Agrippa (a book of the dead) is a work of art created by speculative fiction novelist William Gibson, artist Dennis Ashbaugh and publisher Kevin Begos Jr. in 1992. The work consists of a 300-line semi-autobiographical electronic poem by Gibson, embedded in an artist's book by Ashbaugh. Gibson's text focused on the ethereal nature of memories (the title is taken from a photo album). Its principal notoriety arose from the fact that the poem, stored on a 3.5" floppy disk, was programmed to encrypt itself after a single use; similarly, the pages of the artist's book were treated with photosensitive chemicals, effecting the gradual fading of the words and images from the book's first exposure to light.
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... Agrippa was extremely influential—as a sigil for the artistic community to appreciate the potential of electronic media—for the extent to which it entered public consciousness ... It caused a fierce controversy in the art world, among museums and among libraries ...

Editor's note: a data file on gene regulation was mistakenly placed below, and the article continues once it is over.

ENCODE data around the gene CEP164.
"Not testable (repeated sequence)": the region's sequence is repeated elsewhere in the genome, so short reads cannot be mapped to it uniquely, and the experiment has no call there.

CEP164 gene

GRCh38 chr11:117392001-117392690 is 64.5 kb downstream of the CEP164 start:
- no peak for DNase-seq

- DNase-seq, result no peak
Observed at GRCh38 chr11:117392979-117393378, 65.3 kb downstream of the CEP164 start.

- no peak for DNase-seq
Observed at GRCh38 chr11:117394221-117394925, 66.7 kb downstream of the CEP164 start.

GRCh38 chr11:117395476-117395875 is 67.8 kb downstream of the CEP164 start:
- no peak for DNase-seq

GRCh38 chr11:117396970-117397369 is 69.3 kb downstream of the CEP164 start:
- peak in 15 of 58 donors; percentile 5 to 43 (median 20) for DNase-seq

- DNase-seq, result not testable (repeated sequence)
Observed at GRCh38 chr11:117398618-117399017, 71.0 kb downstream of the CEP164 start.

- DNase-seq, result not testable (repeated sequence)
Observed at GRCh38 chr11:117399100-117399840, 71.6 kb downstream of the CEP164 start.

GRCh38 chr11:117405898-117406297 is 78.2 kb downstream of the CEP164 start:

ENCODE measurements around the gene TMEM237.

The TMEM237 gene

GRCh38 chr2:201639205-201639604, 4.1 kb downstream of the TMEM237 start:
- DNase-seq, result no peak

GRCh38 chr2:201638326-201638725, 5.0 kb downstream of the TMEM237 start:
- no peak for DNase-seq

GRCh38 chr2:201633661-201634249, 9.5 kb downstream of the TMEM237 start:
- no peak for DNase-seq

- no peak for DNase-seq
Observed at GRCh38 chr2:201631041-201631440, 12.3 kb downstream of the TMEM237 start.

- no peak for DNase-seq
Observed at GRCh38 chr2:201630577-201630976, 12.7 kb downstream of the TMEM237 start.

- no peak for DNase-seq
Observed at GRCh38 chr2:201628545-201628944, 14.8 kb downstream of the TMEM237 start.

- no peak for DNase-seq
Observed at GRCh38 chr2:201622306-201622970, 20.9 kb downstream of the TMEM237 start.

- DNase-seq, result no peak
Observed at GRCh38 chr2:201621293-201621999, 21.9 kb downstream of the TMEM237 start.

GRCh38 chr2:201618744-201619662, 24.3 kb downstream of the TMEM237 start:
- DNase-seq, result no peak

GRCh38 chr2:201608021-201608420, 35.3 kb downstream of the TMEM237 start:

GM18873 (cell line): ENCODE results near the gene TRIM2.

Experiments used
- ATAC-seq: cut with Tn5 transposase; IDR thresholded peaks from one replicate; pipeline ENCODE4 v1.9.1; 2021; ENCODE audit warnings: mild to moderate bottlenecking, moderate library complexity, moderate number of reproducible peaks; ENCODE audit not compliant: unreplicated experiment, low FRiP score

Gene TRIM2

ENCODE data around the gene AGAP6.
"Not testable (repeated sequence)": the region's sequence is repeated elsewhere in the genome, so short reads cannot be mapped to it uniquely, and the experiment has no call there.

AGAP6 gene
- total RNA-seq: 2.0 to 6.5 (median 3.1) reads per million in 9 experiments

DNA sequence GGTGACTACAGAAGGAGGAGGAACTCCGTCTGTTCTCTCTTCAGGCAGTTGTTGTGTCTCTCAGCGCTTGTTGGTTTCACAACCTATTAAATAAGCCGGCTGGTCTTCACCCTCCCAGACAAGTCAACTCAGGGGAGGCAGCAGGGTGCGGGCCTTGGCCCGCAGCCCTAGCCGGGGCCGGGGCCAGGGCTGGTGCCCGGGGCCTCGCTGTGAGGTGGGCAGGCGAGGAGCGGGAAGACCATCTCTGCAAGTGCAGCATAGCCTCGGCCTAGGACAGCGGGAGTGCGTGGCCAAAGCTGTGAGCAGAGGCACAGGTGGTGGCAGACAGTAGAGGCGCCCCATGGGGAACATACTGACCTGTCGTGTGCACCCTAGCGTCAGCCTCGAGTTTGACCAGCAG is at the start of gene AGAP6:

Famous quotes containing the word book:
“Every book is a quotation; and every house is a quotation out of all forests, and mines, and stone quarries; and every man is a quotation from all his ancestors.”
—Ralph Waldo Emerson (18031882)